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FEDERATION OF AUSTRALIAN HISTORICAL SOCIETIES INC
e-BULLETIN No. 141 – 12 August 2015
Hon Editor, Dr Ruth S. Kerr
Friends of Callan Park and Oral History New South Wales held a joint launch of Callan Park: Compassion and Conflict in The Asylum on 1st August. It followed the recent exhibition of the same name for the National Trust’s Heritage Festival where the interest and curiosity about the stories of the people who were patients at Callan Park, or lived in the housing on site or worked its wards was so high that Friends of Callan Park decided to publish the exhibition panels together with linking pages which set the context.
Professor Paula Hamilton launched the book. Professor Hamilton is President of the Oral History NSW, recently retired from UTS and a local resident who has been a great supporter of the local community, particularly with her engagement through oral history.
The book is available for $15 = $10 book plus $5 for postage and handling.
Payment - Cheque: payable to Friends of Callan Park, PO Box 238, Rozelle 2039 or EFT: BSB 633 000 Act. # 142343243. Payment must include a surname and “book”. Send confirming email to firstname.lastname@example.org.
Details of the Friends of Callan Park activities are on their website: http://www.callanpark.com/?p=1041
Callan Park is known to members of New South Wales historical societies who attended a Royal Australian Historical Society Annual Conference dinner there in 2000.
(Source: Australia ICOMOS E-Mail News No.691 – 24 July 2015)
15-17 June 2016 - Aston University Conference Centre, Birmingham, UK
Icon's third triennial conference will ask the conservation profession to consider its place in a challenging cultural and economic climate.
Turn and Face the Change: Conservation in the 21st Century will take place from 15-17 June 2016 at Aston University Conference Centre in Birmingham.
Papers for both the plenary and group sessions are invited to address the following themes:
How can the profession get ahead of the curve and influence decision-making?
Is the conservation profession keeping up with changing trends?
What will the conservation profession of the future look like?
What are the factors affecting emerging professionals?
Is conservation in fashion?
Is conservation relevant in today's digital world or how do we make it relevant?
Does conservation need to challenge the established perception of the profession?
What does a modern conservator look like? Have we progressed or gone full circle?
What is the changing shape of conservation in the cultural sector?
What are the current treatment trends?
How is the profession using new technologies, techniques and science?
How will the relationship between conservation and craft evolve?
What are the current trends in education and training?
Send Plenary session abstracts to email@example.com by 31 October 2015.
Send Group submissions to your Group Chair by 31 October 2015.
Send abstracts for the Emerging Professionals and Education & Training sessions to Susan Bradshaw firstname.lastname@example.org by 31 October 2015.
Papers will be selected by 30 November 2015.
Abstracts should be 150 words and include title, names, addresses and email addresses of all authors and indicate author for correspondence.
Booking will open in November 2015.
(Source: Cambridge Heritage Research Group Bulletin Issue 24, 3 August 2015)
The MacDonnell Range Reef Mine self guided walk at Artlunga Historical Reserve, Northern Territory has been closed indefinitely because of a rock fall. The area is on the Binns Track which is accessible all year round. Northern Territory Worksafe will inspect the mine on behalf of The Parks and Wildlife Commission to assess the mine’s safety and accessibility.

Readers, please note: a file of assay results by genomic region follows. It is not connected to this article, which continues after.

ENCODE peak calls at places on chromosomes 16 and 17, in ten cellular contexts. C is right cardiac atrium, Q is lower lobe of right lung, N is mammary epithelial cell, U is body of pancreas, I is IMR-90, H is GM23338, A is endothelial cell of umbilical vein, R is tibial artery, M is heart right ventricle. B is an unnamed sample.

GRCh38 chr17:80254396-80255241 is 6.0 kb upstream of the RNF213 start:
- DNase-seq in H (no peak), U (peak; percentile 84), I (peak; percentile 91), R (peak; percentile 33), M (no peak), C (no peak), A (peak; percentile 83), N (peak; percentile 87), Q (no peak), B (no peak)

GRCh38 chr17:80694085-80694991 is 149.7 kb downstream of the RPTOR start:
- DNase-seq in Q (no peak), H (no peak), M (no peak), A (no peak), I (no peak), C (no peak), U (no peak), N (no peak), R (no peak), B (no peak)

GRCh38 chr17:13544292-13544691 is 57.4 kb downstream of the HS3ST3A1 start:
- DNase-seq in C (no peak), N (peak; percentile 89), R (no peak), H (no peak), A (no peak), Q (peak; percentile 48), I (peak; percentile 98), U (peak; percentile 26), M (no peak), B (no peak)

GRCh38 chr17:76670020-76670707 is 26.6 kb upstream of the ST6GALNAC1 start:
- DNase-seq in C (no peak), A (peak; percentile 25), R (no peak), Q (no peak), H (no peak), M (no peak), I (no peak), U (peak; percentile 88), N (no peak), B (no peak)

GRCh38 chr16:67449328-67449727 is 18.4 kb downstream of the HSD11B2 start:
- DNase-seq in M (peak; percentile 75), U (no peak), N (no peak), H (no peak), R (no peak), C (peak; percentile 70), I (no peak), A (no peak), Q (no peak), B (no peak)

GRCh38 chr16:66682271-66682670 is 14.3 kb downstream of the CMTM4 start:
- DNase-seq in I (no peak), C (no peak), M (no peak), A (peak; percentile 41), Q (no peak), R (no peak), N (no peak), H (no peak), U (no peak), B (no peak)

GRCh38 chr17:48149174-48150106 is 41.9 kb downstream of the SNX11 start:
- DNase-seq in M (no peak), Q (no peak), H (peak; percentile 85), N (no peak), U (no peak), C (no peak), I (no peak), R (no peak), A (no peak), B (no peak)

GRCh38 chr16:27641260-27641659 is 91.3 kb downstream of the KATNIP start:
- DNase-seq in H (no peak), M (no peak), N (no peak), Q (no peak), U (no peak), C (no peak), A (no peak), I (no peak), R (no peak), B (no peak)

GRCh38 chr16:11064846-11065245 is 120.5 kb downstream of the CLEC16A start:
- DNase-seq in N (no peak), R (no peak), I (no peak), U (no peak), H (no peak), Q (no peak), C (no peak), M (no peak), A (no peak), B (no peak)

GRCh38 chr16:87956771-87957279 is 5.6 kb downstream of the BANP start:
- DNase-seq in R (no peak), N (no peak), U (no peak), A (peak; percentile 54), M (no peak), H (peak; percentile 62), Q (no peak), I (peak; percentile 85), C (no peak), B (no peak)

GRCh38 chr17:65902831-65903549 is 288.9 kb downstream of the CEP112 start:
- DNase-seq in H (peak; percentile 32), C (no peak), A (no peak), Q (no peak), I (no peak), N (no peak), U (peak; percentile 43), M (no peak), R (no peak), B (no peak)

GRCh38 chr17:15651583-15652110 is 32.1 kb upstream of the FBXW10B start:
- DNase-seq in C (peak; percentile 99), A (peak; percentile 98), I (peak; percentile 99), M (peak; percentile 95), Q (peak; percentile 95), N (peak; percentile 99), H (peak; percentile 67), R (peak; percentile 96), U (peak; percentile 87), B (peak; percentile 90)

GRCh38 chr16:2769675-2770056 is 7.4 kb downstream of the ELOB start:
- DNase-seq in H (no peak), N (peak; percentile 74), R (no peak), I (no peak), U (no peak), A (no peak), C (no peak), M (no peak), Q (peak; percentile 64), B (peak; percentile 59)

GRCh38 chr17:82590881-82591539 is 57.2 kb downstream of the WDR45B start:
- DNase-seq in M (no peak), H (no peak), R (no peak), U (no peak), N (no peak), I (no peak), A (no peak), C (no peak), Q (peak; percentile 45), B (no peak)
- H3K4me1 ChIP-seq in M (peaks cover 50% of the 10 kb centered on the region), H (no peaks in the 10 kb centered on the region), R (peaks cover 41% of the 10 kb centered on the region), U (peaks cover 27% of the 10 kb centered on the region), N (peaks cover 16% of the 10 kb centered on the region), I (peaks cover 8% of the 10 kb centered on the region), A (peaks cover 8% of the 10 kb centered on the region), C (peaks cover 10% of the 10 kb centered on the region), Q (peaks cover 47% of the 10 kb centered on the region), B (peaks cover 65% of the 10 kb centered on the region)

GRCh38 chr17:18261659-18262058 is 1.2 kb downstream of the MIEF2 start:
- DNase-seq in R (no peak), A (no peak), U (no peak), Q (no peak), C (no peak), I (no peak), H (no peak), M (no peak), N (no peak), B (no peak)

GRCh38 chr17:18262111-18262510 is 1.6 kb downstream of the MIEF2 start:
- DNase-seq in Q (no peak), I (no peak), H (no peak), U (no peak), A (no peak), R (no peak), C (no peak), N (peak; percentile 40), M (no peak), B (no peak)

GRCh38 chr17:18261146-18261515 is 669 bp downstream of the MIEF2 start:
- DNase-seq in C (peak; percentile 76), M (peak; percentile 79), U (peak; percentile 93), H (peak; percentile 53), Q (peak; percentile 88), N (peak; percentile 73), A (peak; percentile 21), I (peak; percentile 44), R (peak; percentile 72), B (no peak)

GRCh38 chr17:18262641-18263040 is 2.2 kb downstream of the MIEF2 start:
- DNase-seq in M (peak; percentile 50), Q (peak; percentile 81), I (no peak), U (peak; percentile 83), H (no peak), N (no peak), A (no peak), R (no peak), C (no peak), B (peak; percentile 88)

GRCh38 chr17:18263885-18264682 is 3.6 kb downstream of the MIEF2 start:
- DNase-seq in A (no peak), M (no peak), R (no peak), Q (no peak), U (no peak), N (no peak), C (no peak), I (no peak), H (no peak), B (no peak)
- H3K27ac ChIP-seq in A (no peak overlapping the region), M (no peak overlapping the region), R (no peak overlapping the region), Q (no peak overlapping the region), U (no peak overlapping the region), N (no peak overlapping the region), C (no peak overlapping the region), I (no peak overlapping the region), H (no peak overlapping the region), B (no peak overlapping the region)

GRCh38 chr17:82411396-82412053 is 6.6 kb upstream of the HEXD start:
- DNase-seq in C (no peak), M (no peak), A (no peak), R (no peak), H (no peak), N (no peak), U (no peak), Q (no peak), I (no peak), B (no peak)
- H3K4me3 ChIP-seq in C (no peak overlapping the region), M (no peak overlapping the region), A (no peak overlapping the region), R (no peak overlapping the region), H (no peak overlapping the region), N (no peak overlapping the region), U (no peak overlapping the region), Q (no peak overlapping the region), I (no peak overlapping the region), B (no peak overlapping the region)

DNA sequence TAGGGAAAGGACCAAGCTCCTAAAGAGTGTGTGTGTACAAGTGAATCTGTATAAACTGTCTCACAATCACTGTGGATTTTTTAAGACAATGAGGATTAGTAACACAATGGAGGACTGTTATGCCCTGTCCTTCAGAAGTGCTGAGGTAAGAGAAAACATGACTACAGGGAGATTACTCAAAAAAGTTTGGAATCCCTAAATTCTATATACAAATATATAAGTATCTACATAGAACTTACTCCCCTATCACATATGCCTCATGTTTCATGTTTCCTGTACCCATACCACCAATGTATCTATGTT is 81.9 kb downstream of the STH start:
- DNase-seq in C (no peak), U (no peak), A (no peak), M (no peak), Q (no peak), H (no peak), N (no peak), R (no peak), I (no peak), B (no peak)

(Source: Northern Territory News 27 July 2015 p.9)
The Battery Hill Mining Centre and tours were re-opened by the Chief Minister Adam Giles MP on 10 July 2015. The Northern Territory government provided an Industry Development Grant to complete renovations and improvements to revitalize the centre. The displays include an underground mine shaft and original gold battery and the McLaughlin Minerals Collection. The underground tour runs twice a day on weekdays and once a day on the weekend. The Corrections Barkly Work Camp provides three low risk prisoners to do maintenance work five days a week.
(Source: Tennant and District Times 17 July 2015 p.5 including photograph)
The Hon Jim Spigelman, former Chief Justice and Lieutenant Governor of New South Wales spoke on the Magna Carta at the Centre for Independent Studies in June.
Magna Carta signed by King John in 1215 was intended to be a peace treaty to end a civil war. The King repudiated it within two months and the Pope declared it void. After King John died an amended version was issued as a coronation charter in the name of his son, Henry III, on his accession in October 1216. The reissue of Magna Carta in 1225 was only two thirds the length of the 1215 version. The Forest Charter accompanied it. They were the first documents promulgating the requirements of good governance and limits on the exercise of political power – the tradition of organic legitimacy. Spigelman distilled out six themes:
The sovereign’s acts are exercised in accordance with certain processes;
The obligation of the sovereign to consult the political nation on certain issues;
The charter restricts the sovereign’s feudal and prerogative powers;
The sovereign is subject to the law and custom;
The sovereign must provide a judicial system for administration of justice and all free men are entitled to due process of law.
Magna Carta provided the institutional basis for future expansion of personal liberties by parliament and the courts. Spigelman states that it is the above themes applied over the centuries which gave the charter the significance we celebrate today.
(Source: Australian Financial Review 16 June 2015 p.43)